But it raises larger problems with the national health service, which many have described a new national religion now that Britain is no longer a Christian country so the public must be blamed because the NHS cannot be criticised. In recent years the NHS has turned into a bureaucratic mess, the NHS spends around £8 Billion of its £100 Billion budget on management and administration with around 31,000 managers, 350 of them earn more than the Prime Minister, costing the taxpayer £64 million per year, diversity and equality officers cost around £7 million a year. Form filling and targets, which often fail to be met consume time and money and fax machines are still in use. New recruits now need to fill in around 24 forms some for fire safety, diversity and deradicalisation before they can fill the shortages that need to be filled urgently. The government wastes Billions on outsourcing jobs such as catering, previously done in house to private companies, however, any criticisms of this will lead to accusations that the only alternative is an American style healthcare model where people sometimes need to sell their houses for life-saving operations.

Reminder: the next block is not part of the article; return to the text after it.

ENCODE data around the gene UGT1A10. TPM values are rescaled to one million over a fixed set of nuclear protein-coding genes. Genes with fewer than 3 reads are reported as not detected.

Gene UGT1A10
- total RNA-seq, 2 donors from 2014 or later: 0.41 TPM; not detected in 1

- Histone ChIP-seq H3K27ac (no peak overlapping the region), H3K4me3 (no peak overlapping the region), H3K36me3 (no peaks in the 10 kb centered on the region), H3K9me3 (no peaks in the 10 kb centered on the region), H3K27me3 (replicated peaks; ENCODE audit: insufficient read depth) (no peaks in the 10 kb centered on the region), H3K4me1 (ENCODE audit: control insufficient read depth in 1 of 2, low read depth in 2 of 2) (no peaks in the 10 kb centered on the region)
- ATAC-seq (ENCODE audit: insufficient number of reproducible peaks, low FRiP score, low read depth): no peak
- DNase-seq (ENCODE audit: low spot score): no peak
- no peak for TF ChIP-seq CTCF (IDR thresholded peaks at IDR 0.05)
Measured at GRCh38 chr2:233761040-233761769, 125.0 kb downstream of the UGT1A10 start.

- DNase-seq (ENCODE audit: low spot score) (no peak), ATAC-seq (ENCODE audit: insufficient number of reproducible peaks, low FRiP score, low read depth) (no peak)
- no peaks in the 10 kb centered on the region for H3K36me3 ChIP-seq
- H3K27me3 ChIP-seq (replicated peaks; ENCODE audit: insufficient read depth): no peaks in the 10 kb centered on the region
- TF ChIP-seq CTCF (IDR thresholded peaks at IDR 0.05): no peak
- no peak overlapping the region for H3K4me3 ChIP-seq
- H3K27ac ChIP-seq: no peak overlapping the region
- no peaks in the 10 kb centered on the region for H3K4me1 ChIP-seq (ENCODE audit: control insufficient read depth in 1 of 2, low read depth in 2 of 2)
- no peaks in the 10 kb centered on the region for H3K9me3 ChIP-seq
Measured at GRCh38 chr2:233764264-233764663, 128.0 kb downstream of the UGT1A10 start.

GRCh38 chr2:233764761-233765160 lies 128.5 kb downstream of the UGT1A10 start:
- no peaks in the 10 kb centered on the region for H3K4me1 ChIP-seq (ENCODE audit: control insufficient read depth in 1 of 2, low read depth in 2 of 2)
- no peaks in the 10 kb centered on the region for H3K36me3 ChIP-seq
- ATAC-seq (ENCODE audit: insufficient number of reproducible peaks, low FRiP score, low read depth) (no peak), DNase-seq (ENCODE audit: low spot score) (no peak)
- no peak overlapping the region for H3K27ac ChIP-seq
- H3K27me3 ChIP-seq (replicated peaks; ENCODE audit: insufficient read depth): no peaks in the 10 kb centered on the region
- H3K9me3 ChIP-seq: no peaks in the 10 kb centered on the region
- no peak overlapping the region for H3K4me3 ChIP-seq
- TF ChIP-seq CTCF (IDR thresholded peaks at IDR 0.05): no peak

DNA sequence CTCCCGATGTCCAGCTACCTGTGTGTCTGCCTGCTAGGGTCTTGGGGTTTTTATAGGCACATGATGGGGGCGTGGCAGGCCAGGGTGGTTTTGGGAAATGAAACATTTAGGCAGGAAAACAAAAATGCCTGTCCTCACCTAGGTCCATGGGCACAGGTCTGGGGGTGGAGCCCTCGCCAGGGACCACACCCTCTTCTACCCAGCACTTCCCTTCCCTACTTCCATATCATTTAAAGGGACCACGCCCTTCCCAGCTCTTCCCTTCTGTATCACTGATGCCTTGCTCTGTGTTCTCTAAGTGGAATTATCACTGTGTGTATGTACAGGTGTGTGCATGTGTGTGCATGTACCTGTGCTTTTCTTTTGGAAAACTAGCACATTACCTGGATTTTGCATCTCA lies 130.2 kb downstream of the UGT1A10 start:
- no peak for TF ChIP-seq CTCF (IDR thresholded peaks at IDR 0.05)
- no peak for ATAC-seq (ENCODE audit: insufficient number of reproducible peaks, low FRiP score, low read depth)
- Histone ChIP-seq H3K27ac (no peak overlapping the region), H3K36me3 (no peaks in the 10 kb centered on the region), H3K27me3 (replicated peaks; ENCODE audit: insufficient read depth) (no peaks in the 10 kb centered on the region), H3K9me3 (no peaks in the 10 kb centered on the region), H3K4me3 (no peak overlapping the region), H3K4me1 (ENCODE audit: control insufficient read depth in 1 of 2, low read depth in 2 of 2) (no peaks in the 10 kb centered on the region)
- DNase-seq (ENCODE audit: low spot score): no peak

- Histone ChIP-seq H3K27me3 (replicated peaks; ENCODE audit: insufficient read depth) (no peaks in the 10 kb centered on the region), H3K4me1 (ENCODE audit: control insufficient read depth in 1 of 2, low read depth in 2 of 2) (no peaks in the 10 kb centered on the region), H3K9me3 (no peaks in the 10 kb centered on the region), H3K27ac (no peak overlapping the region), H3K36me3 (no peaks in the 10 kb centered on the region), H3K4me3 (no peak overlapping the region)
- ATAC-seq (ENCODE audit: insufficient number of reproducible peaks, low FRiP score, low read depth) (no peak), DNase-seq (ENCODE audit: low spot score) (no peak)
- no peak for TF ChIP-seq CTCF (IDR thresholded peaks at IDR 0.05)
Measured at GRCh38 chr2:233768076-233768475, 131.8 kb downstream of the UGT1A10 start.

I have long favoured a Swiss-style healthcare system where the government requires healthcare providers to provide insurance to citizens regardless of age or pre-existing health conditions and if a person's premiums are capped at 8% of their income with the government subsidising the rest. The Swiss healthcare system is one of the best in the world and the system was very able to cope during the pandemic.